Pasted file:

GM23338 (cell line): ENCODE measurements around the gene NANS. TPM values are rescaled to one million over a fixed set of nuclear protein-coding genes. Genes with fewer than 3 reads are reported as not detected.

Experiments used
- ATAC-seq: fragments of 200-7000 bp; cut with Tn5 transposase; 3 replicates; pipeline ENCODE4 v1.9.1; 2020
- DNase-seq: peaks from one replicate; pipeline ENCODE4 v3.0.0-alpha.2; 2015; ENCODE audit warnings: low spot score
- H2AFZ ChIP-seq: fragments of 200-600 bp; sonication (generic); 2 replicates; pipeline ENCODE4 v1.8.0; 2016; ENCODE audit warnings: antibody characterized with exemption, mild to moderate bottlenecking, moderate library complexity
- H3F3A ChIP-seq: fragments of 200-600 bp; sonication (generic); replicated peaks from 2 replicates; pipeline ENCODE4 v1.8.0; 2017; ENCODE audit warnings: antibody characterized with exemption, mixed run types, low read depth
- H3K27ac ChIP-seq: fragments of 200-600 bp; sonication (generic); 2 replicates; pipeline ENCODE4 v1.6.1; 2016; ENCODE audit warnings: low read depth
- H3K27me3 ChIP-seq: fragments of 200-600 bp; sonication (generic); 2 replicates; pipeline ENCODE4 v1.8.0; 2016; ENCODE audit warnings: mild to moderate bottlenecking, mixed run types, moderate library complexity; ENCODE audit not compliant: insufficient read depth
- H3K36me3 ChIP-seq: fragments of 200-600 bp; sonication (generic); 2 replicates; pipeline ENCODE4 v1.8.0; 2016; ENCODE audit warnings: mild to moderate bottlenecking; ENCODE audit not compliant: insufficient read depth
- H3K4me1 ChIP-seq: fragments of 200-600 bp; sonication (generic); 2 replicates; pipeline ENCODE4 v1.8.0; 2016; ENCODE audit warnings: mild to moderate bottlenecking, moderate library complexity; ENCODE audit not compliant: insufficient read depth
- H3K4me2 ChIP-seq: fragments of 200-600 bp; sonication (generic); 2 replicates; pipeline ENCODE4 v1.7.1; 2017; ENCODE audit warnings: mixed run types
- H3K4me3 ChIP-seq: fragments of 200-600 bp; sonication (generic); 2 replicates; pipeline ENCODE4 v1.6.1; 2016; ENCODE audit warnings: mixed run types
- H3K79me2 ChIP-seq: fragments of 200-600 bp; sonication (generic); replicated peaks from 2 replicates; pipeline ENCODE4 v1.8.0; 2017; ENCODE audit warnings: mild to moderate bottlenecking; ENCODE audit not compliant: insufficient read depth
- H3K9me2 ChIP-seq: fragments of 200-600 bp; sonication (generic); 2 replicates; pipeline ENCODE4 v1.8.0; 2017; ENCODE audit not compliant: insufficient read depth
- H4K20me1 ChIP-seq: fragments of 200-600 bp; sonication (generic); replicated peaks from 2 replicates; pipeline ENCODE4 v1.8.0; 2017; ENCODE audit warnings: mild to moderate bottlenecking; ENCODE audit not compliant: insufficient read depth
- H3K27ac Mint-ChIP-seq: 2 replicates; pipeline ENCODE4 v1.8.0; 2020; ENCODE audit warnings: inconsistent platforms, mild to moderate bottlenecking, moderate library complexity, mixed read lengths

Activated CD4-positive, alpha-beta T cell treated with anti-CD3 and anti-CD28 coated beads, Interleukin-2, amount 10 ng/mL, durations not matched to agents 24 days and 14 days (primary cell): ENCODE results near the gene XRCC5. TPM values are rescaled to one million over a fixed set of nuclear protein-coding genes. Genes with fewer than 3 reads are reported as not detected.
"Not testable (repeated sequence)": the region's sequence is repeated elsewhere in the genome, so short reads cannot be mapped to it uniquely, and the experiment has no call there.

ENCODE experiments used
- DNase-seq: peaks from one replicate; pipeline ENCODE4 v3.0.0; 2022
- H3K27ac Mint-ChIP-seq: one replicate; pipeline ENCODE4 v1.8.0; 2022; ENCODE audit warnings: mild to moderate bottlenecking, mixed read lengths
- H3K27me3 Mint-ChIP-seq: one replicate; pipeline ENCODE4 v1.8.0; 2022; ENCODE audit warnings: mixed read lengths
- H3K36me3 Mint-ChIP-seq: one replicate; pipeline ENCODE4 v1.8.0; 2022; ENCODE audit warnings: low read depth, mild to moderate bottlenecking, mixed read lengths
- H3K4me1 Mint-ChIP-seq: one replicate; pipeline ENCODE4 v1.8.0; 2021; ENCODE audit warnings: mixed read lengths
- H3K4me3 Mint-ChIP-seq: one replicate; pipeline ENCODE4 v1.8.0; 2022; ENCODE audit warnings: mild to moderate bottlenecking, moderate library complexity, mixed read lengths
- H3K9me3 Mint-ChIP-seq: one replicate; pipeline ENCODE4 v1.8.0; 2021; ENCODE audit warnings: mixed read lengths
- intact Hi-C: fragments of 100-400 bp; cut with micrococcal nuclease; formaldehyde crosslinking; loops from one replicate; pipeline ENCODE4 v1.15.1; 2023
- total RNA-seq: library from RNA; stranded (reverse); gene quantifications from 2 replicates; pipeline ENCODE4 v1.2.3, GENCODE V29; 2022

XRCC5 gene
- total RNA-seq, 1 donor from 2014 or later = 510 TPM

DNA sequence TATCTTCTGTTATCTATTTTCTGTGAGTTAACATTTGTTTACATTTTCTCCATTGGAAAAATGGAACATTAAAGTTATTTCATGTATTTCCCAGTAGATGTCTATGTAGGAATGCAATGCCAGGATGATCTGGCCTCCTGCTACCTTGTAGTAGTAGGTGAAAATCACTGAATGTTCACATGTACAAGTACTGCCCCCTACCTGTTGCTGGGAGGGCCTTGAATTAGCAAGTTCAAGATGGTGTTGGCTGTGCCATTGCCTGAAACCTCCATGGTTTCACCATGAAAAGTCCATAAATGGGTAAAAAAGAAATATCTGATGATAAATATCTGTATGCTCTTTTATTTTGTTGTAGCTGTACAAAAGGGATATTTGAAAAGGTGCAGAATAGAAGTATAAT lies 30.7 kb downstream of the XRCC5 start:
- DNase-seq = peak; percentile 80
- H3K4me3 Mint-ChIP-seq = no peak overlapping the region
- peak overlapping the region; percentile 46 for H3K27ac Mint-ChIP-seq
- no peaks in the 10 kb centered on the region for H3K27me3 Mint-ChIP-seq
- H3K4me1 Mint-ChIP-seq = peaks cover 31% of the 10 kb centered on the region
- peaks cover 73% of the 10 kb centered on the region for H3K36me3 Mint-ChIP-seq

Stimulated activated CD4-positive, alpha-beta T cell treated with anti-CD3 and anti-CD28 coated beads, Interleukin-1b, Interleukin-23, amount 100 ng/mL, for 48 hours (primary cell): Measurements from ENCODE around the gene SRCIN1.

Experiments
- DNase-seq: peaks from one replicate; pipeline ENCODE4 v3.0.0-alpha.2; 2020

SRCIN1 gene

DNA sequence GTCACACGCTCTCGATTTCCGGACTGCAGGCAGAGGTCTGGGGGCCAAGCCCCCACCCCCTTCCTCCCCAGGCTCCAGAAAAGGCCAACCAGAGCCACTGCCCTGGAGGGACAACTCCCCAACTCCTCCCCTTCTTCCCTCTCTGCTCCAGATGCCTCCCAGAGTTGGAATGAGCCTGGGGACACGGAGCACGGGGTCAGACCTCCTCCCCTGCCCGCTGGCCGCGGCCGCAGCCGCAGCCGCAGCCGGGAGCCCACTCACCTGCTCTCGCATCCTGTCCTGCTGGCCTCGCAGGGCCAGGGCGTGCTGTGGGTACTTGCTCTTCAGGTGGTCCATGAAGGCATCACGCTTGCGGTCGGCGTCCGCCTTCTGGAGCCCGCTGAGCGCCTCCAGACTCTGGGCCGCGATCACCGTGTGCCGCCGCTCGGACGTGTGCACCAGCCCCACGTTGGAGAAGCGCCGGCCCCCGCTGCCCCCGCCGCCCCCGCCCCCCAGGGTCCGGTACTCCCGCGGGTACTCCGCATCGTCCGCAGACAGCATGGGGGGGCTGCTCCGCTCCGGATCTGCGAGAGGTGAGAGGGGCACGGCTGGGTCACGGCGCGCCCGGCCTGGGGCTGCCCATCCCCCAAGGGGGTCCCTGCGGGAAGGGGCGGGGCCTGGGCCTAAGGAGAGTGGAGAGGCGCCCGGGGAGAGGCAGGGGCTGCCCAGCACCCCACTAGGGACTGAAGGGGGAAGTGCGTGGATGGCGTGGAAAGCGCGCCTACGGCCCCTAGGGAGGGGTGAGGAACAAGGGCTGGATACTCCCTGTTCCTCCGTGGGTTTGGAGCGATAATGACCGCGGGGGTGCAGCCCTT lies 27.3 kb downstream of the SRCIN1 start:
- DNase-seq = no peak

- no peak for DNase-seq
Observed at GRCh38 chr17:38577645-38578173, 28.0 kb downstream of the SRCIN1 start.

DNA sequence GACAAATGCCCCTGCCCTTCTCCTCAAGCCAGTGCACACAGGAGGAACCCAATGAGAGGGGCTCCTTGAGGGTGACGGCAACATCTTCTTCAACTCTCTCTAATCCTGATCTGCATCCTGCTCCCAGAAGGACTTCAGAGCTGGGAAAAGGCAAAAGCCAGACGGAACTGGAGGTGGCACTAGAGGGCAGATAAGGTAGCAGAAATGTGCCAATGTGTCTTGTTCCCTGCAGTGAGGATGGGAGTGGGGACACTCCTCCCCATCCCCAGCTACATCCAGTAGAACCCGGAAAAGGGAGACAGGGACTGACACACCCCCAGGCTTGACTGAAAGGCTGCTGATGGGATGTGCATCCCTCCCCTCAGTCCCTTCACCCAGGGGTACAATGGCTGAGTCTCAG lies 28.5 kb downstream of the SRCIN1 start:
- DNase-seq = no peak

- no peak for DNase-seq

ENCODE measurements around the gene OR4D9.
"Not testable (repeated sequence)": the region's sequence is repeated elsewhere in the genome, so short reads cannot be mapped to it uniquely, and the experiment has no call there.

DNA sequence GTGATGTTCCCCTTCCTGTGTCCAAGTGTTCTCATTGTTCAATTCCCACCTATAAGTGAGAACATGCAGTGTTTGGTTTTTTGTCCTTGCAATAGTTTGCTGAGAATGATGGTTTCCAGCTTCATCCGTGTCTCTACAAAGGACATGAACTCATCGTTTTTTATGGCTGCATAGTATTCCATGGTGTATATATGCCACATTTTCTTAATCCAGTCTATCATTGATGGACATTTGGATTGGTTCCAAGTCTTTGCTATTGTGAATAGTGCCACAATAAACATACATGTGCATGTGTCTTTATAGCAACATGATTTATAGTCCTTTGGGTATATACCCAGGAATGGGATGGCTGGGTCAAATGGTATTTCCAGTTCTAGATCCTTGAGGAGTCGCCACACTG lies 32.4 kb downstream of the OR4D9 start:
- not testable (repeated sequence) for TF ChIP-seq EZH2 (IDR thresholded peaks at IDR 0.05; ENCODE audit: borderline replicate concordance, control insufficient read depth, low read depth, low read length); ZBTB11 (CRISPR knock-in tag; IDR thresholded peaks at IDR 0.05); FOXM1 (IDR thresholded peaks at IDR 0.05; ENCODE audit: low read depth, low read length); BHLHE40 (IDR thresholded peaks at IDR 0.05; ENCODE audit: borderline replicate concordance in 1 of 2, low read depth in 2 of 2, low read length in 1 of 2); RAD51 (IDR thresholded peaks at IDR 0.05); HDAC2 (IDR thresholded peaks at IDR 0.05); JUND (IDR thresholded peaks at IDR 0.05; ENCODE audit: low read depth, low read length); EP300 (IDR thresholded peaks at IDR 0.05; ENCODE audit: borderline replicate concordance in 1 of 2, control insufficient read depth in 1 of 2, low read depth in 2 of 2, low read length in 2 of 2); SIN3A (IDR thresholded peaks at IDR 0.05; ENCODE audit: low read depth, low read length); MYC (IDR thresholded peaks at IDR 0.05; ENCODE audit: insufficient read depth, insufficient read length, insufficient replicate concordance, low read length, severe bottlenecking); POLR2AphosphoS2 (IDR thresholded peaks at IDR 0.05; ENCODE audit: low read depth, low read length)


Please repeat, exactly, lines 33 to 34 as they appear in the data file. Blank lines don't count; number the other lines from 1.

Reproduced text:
- H3K4me3 Mint-ChIP-seq = no peak overlapping the region
- peak overlapping the region; percentile 46 for H3K27ac Mint-ChIP-seq